United States District Court, District of Columbia
STEVEN H. HALL, Plaintiff,
KIRSTJEN M. NIELSEN, in her capacity as Secretary, Department of Homeland Security, Defendant.
E. BOASBERG UNITED STATES DISTRICT JUDGE.
Steven H. Hall used to work for Defendant Department of
Homeland Security. After DHS terminated his employment, he
sought administrative relief for a variety of forms of
alleged discrimination. Before the case ever reached court,
the parties entered into a settlement awarding Hall $55, 000.
But, at least from Hall's perspective, the battle was
only beginning. He subsequently filed a flurry of pro
se lawsuits in various courts seeking damages against
the agency and an attorney who represented him during the
settlement process, Rosemary Dettling. These consolidated
actions are the latest of those suits. The Court previously
dismissed the claims against Dettling, and it now does the
same for DHS.
Court has related the facts underlying Hall's lawsuits in
several previous Opinions. See, e.g., Hall v.
Nielsen, No. 18-461, 2018 WL 5840663 (D.D.C. Nov. 8,
2018); Hall v. Dep't of Homeland Security, 219
F.Supp.3d 112 (D.D.C. 2016). Only a brief summary is needed
to catch readers up on the terrain. The Court first discusses
Hall's employment with DHS before delving into the
procedural history underlying his years-long traipse through
different administrative and judicial fora. It closes with a
brief elucidation of the claims he brings in this case.
story starts in 2012, when Plaintiff was working for DHS at
its construction site on the former grounds of St.
Elizabeth's. See ECF No. 12 (Second Amended
Compl.) at ECF p. 58. (Docket citations that do not contain
any case number refer to filings in the lead case, No.
18-461.) That year, he requested an accommodation for several
respiratory illnesses that were exacerbated by dusty
conditions at his workplace. Id. Over the next
several years, Hall alleges, DHS sometimes accommodated his
illnesses but other times did not. Id. at ECF pp.
58-60. It also provided him with workers' compensation
for some periods during which he was ill but not for others.
Id. Around the same time, Hall's supervisors
disciplined him for misconduct and taking leave without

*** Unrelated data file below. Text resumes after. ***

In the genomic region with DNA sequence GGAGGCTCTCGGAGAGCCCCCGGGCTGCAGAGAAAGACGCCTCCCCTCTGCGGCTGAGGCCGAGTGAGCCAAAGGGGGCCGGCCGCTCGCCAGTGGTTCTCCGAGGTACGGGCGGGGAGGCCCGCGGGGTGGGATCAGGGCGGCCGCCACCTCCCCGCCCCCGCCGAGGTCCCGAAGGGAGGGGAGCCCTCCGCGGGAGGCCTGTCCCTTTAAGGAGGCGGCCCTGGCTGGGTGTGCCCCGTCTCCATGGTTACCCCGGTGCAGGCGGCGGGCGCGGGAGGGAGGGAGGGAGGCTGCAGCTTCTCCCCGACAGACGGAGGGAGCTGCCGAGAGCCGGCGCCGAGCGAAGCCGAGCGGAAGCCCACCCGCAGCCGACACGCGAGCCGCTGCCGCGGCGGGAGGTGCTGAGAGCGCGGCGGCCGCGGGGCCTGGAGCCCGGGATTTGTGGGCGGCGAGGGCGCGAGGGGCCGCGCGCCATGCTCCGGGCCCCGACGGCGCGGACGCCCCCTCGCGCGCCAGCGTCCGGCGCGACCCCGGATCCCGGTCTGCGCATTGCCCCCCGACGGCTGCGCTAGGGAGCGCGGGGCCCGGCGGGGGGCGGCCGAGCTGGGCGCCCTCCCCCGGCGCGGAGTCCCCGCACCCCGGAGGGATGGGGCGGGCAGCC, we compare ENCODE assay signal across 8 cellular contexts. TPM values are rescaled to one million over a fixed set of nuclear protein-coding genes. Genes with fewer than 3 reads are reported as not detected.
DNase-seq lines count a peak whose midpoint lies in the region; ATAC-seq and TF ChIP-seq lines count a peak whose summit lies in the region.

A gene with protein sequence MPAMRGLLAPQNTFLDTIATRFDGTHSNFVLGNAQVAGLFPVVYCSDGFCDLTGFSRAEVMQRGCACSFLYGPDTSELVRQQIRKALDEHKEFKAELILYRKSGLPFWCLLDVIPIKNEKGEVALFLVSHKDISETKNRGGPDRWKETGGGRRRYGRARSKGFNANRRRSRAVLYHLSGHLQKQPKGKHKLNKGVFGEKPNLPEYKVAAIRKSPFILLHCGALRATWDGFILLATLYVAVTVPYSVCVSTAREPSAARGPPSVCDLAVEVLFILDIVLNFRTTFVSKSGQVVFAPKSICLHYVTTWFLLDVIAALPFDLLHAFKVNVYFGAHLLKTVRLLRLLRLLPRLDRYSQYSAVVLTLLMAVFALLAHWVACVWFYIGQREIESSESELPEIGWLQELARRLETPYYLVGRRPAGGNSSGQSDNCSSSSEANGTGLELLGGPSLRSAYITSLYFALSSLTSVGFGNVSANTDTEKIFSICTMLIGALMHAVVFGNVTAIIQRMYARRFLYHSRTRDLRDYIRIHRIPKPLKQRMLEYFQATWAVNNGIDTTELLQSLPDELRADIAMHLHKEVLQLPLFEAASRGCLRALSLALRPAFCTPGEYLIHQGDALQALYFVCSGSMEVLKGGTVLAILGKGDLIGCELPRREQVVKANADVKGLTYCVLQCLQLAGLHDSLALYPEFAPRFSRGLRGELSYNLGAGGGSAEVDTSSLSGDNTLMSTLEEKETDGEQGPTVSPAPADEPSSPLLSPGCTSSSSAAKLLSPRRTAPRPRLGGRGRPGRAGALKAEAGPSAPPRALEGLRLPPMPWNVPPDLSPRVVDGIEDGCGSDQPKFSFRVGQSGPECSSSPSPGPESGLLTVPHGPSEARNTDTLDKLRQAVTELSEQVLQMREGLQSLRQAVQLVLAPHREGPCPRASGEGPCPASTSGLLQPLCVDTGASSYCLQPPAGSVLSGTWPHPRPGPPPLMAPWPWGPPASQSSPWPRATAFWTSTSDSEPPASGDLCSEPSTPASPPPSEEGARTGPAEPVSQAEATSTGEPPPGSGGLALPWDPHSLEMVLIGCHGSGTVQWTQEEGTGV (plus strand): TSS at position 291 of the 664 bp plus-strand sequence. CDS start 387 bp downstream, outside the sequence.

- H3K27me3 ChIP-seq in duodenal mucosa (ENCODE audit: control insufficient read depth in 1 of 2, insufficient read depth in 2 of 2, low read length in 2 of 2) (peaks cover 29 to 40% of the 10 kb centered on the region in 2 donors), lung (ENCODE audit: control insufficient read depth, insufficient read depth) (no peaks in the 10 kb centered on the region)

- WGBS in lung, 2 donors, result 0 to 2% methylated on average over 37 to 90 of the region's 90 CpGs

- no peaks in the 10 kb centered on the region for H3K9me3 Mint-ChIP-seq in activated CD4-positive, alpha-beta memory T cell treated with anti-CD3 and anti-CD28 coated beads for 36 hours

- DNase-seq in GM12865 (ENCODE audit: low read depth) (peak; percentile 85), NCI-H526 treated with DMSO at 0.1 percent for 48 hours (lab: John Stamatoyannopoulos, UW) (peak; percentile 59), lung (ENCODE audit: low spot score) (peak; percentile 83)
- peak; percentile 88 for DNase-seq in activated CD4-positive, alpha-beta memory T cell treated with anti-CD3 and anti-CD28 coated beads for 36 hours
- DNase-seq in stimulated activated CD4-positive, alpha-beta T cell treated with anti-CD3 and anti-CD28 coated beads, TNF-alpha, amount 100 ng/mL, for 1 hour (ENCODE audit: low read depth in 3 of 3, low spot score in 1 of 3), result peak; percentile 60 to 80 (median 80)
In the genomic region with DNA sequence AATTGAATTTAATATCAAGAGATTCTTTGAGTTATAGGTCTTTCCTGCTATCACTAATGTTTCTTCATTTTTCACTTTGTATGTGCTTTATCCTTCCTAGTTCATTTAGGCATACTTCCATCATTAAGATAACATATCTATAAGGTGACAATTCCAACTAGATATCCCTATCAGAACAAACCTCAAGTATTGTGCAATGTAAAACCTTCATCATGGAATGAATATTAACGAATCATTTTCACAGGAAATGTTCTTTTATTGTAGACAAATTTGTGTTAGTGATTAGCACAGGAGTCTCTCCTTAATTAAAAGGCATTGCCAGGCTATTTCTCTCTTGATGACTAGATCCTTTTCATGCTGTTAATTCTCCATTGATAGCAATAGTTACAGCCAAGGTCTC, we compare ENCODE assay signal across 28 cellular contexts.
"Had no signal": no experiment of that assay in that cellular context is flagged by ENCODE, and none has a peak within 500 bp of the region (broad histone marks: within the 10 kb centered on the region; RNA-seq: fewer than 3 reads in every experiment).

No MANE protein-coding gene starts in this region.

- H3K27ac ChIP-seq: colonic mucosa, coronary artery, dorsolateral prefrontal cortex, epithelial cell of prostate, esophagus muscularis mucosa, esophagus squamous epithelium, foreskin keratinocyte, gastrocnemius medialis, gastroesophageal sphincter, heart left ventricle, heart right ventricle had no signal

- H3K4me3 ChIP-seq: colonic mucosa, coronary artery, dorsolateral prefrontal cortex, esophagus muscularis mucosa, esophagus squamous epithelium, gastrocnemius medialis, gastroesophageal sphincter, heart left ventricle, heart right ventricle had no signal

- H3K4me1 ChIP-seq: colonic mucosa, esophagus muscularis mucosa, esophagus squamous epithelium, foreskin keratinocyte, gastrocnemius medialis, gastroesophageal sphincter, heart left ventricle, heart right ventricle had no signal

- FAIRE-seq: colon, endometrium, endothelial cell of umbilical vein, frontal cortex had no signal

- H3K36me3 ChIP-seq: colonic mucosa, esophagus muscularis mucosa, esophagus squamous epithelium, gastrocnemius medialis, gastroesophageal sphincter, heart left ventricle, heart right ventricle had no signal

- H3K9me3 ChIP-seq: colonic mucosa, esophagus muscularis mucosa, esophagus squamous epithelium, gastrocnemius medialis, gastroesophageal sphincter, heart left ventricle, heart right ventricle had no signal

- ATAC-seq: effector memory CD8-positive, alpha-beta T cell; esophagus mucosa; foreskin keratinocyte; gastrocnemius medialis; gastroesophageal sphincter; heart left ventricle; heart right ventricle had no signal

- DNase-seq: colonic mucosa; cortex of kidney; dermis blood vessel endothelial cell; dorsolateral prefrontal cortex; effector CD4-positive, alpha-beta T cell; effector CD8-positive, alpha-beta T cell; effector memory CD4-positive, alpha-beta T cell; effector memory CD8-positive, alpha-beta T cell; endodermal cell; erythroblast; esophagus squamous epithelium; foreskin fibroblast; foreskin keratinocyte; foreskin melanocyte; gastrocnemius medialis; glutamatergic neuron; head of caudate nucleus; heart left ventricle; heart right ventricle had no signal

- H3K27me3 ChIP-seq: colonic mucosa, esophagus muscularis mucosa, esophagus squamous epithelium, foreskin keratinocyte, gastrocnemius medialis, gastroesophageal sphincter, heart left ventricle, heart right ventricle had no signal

authorization - charges that Hall denied. Id. DHS
eventually terminated Hall's employment for misconduct on
November 18, 2013. Id. at ECF p. 62.
challenged his termination and his treatment in the lead-up
to his firing before the Merit Systems Protection Board,
retaining Rosemary Dettling to help with the case.
Id. He subsequently agreed to a settlement that
awarded him $55, 000 in exchange for withdrawing his claims
against the agency. See ECF No. 38 (MTD), Exh. 1
(Settlement Agreement) at 3. Hall later sought to overturn
the settlement before the MSPB, arguing that it was invalid
and that he had revoked his prior acceptance. See Hall v.
Dep't of Homeland Security, 2016 WL 3438497, ¶
1 (M.S.P.B. June 23, 2016). The MSPB rejected his arguments,
concluding that “he knowingly and voluntarily signed
the settlement agreement.” Id., ¶ 10.
next turned to the courts. He first filed a lawsuit against
DHS in this Court. See Hall v. Dep't of Homeland
Security, No. 16-1471. Several months later, he
voluntarily dismissed the government defendants from that
action, choosing to pursue only his claims against his
previous attorney Dettling. Id., Minute Order of
August 18, 2016. The Court then dismissed the case for lack
of jurisdiction. Id., ECF No. 10, aff'd sub
nom. Hall v. Dettling, 2017 WL 2348158 (D.C. Cir. May
17, 2017). Hall next challenged the MSPB's decision in
the Federal Circuit, which dismissed the case because it did
not have jurisdiction over his claims and because the appeal
was untimely. See MTD, Exh. 3 (Federal Circuit
Decision) at 2. His current lawsuit, which the Court